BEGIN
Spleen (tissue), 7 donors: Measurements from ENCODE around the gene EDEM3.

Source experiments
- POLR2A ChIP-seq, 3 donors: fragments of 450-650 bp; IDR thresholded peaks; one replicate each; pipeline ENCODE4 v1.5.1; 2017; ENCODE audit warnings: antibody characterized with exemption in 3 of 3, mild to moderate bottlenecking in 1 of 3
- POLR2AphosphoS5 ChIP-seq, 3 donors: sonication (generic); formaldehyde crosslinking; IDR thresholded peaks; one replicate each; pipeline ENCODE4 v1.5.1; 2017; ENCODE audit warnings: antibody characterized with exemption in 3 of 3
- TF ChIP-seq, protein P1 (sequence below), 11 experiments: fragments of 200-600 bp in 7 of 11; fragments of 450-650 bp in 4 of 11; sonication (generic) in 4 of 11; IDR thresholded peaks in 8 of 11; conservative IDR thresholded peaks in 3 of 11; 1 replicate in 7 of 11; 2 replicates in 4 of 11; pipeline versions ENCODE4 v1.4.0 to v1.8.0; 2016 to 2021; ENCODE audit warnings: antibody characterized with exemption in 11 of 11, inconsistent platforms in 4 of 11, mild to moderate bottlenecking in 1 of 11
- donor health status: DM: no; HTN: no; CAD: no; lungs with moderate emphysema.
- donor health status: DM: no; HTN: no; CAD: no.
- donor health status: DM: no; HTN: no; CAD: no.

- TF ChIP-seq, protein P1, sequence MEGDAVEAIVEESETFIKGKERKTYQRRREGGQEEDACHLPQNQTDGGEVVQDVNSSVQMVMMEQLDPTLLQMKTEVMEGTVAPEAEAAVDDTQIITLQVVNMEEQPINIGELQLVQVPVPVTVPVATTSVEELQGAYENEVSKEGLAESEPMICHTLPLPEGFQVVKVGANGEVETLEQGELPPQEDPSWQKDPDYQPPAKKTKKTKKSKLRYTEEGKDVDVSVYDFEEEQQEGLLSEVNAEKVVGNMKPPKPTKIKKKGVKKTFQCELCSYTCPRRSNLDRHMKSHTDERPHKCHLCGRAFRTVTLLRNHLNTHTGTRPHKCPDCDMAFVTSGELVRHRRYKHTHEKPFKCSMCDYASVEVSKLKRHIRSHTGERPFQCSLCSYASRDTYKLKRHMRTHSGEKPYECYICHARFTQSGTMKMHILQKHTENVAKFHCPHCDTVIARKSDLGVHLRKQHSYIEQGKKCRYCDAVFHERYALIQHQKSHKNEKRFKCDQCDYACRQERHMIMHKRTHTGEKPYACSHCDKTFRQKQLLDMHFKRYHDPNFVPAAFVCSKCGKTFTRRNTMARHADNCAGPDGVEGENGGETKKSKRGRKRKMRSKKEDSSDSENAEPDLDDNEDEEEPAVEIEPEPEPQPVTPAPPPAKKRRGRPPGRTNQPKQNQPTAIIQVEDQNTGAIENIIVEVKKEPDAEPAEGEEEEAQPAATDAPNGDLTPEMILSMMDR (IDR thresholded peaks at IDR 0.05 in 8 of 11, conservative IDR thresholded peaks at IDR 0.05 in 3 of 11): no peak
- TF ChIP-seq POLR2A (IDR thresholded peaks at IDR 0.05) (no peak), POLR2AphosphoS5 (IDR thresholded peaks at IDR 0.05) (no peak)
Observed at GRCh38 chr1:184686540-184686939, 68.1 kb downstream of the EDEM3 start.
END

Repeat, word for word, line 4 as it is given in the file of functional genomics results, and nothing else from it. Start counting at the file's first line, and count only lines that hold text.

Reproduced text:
- POLR2AphosphoS5 ChIP-seq, 3 donors: sonication (generic); formaldehyde crosslinking; IDR thresholded peaks; one replicate each; pipeline ENCODE4 v1.5.1; 2017; ENCODE audit warnings: antibody characterized with exemption in 3 of 3